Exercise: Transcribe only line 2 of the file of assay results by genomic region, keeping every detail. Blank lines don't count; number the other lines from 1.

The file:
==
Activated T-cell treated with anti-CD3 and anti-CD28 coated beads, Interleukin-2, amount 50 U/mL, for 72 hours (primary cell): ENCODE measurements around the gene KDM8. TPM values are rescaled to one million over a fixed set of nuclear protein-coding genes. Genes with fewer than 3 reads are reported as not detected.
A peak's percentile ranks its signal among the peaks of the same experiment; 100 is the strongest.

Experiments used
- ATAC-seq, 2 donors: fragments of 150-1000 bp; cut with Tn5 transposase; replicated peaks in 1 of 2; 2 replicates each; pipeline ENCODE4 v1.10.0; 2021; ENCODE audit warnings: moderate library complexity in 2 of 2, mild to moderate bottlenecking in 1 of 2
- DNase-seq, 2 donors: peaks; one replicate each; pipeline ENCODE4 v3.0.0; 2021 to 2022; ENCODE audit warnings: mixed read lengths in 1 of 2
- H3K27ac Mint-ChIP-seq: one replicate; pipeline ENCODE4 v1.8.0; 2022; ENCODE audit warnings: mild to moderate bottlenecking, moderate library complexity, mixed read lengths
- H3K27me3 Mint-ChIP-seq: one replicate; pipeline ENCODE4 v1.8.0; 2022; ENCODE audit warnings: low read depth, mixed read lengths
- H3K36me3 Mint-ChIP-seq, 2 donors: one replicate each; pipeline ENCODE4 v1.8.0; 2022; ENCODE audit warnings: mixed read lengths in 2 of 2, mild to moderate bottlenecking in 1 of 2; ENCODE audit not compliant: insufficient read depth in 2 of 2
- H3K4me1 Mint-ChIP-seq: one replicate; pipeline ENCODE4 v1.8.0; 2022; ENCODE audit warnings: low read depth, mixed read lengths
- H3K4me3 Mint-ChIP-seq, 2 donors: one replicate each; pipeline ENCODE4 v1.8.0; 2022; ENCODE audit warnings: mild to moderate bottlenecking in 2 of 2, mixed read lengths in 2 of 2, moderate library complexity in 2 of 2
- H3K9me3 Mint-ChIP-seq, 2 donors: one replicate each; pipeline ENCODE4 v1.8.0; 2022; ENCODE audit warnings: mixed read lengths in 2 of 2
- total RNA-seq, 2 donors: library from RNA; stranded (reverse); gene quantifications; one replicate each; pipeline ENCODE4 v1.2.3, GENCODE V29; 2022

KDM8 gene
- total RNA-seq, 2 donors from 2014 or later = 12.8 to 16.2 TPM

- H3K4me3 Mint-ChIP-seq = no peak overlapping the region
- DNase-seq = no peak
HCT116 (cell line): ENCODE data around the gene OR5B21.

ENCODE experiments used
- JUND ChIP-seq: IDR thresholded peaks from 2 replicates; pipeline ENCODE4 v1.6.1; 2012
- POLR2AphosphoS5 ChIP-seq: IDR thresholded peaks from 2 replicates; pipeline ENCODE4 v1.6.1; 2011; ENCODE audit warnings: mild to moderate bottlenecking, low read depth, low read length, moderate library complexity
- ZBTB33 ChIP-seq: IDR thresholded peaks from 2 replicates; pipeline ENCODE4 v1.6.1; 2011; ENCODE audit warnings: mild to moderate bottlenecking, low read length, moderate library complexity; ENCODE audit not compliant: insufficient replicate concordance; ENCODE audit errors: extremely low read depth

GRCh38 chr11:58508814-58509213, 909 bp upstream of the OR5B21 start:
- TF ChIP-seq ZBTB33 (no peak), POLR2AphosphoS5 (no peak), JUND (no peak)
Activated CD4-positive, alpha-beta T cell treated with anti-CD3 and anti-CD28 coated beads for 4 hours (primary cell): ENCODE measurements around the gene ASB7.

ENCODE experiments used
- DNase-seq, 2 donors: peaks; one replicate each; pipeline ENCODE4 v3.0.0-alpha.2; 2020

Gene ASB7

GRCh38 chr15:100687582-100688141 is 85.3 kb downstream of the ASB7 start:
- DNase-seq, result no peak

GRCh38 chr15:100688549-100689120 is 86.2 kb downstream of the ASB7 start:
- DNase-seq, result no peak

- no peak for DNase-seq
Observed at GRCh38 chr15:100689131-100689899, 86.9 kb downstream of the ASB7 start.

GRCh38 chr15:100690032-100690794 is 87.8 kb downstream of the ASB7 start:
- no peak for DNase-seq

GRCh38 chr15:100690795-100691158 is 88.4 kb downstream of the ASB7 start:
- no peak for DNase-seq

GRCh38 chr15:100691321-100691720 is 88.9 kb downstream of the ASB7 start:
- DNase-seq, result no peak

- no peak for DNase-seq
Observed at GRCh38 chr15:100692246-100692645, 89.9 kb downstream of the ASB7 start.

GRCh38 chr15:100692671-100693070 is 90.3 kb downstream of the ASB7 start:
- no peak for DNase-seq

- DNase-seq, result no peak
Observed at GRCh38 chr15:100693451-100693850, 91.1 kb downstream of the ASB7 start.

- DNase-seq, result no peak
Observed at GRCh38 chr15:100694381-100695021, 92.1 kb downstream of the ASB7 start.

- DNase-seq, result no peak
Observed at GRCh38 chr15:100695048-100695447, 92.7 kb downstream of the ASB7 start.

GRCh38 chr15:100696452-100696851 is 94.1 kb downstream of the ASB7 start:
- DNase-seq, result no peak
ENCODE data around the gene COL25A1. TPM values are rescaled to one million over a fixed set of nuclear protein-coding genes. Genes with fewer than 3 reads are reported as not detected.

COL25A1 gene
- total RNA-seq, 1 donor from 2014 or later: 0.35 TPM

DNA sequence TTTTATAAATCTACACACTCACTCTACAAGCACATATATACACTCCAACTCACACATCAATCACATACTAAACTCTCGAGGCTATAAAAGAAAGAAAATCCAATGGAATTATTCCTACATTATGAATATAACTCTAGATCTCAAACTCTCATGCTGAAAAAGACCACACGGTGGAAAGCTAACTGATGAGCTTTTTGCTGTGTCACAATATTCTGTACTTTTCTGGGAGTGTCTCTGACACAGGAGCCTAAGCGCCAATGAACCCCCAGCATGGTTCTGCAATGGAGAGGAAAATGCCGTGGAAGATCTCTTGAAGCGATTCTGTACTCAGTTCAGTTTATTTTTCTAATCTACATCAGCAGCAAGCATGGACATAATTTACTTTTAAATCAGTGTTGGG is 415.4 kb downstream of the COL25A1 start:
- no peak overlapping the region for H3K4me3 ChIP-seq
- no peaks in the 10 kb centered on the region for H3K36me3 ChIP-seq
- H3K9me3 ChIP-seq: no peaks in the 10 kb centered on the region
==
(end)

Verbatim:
A peak's percentile ranks its signal among the peaks of the same experiment; 100 is the strongest.